Aren’t infinite geometric series cool? If you just shouted “yes”, then you are potentially as geeky as I am. A “proof without words” from MathFail kicked off today’s discussion:

I wasn’t quite sure what sort of observations I would receive from my class. But just enough ideas were generated to get us going:

There are an infinite number of triangles down the right side.

All those triangles on the right add up to the half-triangle on the left.

Both are great starts for what I hope my students will learn today. A video I made in my driveway continued the ideas of geometric series and their infinite terms.

A few students wanted to argue that the sequence in the video was arithmetic, but some meaningful debate yielded agreement that geometric made more sense. Groups then worked through a similar problem involving a Superball being dropped, leading to terms and total distance traveled.

Many groups employed a “brute force” method to find their answers. Using the Desmos calculator (many students chose to use the iPhone app), we found value in developing the equation and using tables and summation symbols to find solutions. This was my first time usign Desmos with this particular lesson, and it was an awesome addition, which added value to the need for writing a clear function to define your situation.

I was messing about with triangles the other day and came up with the following:
Take any triangle. Join the mid points of the sides to get 4 half height triangles. Repeat this operation with the middle triangle, and again, and again…Now look at the top triangle of the first 4. Its median is half way to the bottom. Take the matching triangle in the middle triangle – its median is 1/8 of the original median. keep going and get the series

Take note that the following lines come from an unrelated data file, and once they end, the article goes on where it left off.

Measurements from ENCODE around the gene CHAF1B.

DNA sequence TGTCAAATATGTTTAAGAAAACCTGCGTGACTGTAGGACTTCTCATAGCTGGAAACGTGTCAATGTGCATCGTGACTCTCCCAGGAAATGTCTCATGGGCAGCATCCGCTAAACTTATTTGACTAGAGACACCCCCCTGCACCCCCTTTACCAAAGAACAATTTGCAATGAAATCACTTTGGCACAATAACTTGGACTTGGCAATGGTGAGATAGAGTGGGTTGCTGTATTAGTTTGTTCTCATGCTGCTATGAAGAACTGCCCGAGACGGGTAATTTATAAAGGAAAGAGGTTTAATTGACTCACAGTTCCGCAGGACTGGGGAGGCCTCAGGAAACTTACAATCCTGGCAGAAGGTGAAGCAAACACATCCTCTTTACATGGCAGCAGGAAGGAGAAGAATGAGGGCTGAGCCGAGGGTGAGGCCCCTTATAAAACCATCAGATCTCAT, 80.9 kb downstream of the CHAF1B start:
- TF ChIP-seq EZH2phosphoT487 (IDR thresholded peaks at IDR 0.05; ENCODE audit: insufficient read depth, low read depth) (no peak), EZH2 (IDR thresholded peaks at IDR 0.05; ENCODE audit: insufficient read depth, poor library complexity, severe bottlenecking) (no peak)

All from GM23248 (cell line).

1/2 + 1/8 + 1/32 + 1/128 + …
which is a nice geometric series.
Do the same from below and get 1/4 + 1/16 + 1/64 + …
These two add up to 1 by a geometrical limit argument, and the first is twice the size of the second by a simple algebraic argument. So the medians meet at a point 2/3 of the way along each one.
No, it’s not as simple as yours, but it’s fun !

As i was hunting for different photos to use as openers, I came across one similar to what you describe. Lots of ways to adjust the fraction up the sides we will cut off at an explore.

I was messing about with triangles the other day and came up with the following:

Take any triangle. Join the mid points of the sides to get 4 half height triangles. Repeat this operation with the middle triangle, and again, and again…Now look at the top triangle of the first 4. Its median is half way to the bottom. Take the matching triangle in the middle triangle – its median is 1/8 of the original median. keep going and get the series

1/2 + 1/8 + 1/32 + 1/128 + …

which is a nice geometric series.

Do the same from below and get 1/4 + 1/16 + 1/64 + …

These two add up to 1 by a geometrical limit argument, and the first is twice the size of the second by a simple algebraic argument. So the medians meet at a point 2/3 of the way along each one.

No, it’s not as simple as yours, but it’s fun !

As i was hunting for different photos to use as openers, I came across one similar to what you describe. Lots of ways to adjust the fraction up the sides we will cut off at an explore.

I just did a picture for you:

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